Firm News

Travel the World While Staying in New Orleans

June 8, 2018

Learn about the many different cultures that are so integral to this city

Summer is a time of travel and adventure. Not all of us have the luxury of visiting whatever country we want whenever we want. No need to worry though, because New Orleans is so rich with culture that you can experience many countries’ traditions without even leaving the city! In this Lagniappe post, I’ll explore how New Orleans has put its own spin on many cultures from countries around the world and what makes this city so internatioNOLA.


So this one is pretty obvious. A major attraction in New Orleans is the French Quarter, which is the oldest section of the city and was founded by Jean-Baptiste Le Moyne de Bienville in 1718. We have Mardi Gras, translated to “Fat Tuesday,” which is celebrated with carnivals around France, as well as New Orleans. But France has had a huge influence on New Orleans, such as through the creation of French immersion schools for children in the area, numerous French restaurants all around the city, and the celebration of Bastille Day every July 14.


In the early 1700s, many Germans made their way to New Orleans to what is now known as the German Coast to develop farmlands for Scottish speculator John Law. Though the two World Wars resulted in laws suppressing the German language and culture, bits and pieces survived. The accordion would not be common in Cajun music if it wasn’t for German immigrants. The famous downtown hotel The Roosevelt was originally known as the Grunewald Hotel. Additionally, many German bakeries in New Orleans have grown very popular. Be sure to go to Haydel’s Bakery if you’re looking for some delicious sweets!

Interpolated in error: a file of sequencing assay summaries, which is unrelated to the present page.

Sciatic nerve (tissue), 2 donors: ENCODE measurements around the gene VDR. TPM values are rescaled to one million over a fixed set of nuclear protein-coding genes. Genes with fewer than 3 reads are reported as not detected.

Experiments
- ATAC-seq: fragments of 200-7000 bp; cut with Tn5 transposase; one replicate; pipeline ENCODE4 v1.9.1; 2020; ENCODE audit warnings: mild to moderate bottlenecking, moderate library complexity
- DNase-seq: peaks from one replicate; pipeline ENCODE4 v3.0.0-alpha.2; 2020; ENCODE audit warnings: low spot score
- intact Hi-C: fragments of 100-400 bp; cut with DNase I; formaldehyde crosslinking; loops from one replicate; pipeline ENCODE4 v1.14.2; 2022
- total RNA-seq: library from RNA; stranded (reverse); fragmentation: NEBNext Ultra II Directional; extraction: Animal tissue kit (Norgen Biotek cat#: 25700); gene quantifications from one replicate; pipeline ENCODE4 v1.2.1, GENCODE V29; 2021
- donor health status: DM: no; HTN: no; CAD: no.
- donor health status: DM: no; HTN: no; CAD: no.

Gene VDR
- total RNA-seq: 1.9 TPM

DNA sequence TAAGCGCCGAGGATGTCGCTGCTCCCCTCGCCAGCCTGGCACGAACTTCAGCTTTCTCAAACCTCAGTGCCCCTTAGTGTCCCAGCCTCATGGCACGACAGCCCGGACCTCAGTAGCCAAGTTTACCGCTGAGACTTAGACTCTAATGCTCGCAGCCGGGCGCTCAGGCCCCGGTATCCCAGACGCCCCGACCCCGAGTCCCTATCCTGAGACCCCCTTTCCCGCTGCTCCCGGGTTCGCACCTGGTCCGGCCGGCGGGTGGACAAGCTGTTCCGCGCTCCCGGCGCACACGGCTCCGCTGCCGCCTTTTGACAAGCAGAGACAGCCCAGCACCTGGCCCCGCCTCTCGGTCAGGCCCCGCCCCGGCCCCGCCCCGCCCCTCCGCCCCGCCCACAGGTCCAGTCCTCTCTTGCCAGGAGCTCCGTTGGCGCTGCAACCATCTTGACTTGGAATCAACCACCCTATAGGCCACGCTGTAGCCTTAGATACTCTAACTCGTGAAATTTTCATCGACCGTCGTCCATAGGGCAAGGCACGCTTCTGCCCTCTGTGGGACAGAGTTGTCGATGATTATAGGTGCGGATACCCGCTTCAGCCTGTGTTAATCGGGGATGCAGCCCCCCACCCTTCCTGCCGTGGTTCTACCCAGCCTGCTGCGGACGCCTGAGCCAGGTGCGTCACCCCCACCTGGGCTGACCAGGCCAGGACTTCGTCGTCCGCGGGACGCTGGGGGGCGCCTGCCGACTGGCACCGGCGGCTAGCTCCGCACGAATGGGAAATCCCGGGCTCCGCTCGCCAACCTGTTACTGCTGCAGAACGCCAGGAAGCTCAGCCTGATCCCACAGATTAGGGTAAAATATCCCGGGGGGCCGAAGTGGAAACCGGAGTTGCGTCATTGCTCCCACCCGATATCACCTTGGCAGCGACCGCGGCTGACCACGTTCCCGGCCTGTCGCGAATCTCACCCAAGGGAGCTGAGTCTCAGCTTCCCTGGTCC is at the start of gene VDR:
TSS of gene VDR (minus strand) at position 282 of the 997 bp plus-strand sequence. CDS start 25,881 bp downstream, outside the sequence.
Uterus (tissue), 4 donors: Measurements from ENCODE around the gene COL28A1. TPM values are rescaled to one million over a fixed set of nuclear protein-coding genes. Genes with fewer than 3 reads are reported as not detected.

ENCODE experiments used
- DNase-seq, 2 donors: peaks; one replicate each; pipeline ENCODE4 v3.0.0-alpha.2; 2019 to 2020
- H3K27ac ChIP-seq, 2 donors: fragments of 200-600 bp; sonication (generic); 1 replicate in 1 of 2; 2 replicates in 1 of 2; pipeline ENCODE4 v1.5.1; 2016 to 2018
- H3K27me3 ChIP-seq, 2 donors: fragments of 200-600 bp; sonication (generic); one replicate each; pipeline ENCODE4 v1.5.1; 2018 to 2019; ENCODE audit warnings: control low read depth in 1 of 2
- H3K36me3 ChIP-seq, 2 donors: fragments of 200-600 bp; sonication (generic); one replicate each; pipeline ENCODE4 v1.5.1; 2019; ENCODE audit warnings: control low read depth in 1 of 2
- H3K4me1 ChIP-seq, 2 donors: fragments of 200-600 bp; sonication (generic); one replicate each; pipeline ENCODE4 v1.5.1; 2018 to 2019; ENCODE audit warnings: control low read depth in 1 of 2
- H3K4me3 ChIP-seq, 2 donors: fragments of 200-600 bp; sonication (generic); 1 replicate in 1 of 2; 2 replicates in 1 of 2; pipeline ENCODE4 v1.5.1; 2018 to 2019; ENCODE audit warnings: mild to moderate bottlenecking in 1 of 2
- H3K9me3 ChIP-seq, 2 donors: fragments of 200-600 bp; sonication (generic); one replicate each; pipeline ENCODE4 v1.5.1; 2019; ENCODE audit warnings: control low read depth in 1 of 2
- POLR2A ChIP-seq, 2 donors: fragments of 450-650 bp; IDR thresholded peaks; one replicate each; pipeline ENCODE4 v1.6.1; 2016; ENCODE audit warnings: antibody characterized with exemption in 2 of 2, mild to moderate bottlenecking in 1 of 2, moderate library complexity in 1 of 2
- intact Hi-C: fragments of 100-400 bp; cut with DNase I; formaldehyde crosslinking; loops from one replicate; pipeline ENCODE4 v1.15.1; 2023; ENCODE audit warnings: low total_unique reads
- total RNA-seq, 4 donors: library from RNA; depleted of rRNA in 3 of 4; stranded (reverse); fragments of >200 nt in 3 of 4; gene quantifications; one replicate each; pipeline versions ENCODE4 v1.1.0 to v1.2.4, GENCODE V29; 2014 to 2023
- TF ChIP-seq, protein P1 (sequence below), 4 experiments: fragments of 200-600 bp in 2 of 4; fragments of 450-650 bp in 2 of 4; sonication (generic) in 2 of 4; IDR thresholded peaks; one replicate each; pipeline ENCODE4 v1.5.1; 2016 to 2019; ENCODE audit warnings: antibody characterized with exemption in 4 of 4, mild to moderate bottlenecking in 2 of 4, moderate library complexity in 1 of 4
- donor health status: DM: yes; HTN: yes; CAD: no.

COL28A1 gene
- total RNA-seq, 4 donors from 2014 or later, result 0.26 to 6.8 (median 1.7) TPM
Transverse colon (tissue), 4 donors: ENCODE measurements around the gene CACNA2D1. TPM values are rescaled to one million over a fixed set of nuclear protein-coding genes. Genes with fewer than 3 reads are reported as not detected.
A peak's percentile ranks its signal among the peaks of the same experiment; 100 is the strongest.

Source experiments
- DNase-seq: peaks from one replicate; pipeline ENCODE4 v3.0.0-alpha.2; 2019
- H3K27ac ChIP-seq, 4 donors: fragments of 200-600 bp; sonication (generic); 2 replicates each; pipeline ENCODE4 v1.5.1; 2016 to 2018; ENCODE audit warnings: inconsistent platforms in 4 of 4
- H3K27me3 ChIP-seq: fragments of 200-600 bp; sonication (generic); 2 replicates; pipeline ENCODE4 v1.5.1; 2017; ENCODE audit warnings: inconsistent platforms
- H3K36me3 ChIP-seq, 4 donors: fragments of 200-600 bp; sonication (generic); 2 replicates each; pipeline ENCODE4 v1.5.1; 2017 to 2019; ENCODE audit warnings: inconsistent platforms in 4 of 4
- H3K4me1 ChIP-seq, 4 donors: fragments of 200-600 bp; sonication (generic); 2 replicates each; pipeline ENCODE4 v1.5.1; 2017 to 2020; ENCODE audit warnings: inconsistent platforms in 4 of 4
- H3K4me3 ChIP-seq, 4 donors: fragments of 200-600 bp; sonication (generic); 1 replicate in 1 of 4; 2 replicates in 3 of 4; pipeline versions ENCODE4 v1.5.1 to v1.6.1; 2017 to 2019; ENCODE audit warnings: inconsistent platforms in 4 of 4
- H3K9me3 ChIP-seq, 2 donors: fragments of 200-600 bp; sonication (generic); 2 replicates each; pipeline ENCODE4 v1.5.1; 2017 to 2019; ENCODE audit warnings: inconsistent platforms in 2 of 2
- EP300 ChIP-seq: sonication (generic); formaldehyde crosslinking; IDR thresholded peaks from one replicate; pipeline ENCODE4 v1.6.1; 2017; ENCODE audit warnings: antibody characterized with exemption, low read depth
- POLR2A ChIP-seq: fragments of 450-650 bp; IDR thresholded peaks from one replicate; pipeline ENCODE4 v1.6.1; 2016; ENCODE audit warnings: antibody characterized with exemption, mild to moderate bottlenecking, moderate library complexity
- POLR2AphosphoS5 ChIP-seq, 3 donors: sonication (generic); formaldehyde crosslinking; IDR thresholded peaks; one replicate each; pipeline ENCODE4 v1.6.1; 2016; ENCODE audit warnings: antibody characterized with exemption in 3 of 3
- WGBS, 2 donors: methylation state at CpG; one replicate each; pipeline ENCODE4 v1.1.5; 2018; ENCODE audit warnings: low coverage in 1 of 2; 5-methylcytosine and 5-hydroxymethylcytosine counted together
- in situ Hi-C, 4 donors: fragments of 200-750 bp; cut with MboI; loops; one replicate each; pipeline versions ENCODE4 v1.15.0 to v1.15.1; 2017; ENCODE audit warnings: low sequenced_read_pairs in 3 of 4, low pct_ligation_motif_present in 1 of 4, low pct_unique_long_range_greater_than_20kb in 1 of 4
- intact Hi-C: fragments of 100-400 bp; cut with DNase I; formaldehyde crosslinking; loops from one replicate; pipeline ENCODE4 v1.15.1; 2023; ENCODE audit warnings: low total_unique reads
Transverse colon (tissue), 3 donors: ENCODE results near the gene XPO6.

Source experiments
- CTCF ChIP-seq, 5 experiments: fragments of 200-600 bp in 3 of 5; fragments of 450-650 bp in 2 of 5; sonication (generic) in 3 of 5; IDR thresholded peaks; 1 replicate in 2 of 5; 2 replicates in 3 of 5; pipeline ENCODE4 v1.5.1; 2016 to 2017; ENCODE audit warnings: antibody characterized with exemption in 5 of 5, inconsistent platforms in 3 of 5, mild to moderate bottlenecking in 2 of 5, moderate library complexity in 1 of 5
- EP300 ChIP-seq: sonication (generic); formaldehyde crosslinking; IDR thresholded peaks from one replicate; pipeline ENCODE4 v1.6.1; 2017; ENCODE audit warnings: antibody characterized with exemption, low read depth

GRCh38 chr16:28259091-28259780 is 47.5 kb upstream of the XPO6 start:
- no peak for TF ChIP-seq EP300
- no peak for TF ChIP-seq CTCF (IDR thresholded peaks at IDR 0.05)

Spain made a lasting impact on the city during the period of Spanish rule of New Orleans (1763-1803). The classic French Quarter architecture, which is marked by ironwork and colorful buildings, is actually Spanish. Similarly, though many of the streets in the area have French names, if you look carefully, you may notice plaques labeling the streets with their old Spanish names. Looking for a fun summer festival? Check out The Running of the Bulls, which takes a spin on the Spanish tradition and uses roller derby skaters instead of bulls.


After the Vietnam War, many Vietnamese came to the US in order to avoid the incoming Communist regime. An impressive number came all the way to Louisiana, and today, New Orleans has the largest Vietnamese community in the state. Tet Fest is a large celebration in the city each year for the Vietnamese New Year. There are also many Vietnamese restaurants in New Orleans, where you can get pho, vermicelli bowls, spring rolls and more. Some of my favorites are Mint and Ba Chi!


Irish settlers came to New Orleans in the late 1700s. They felt at home in the predominately-Catholic city, but their need to have an English (rather than French) mass resulted in the founding of the St. Patrick’s Church in 1833. The Irish are also responsible for influencing the New Orleans accent, which you may have noticed is far from the typical southern accent. Though the St. Patrick’s Day festivities in the city may not be as grandiose as those for Mardi Gras, it’s still a great time to stop by one of the many Irish pubs in the city and attend the parade in the Irish Channel. This parade’s throws include everything from beads to cabbages to Moon Pies!

Next time you’re exploring the city, be sure to pay attention to all this and more, and you might just feel like you’re traveling the globe!

Robin Boch is an intern at Bond Moroch.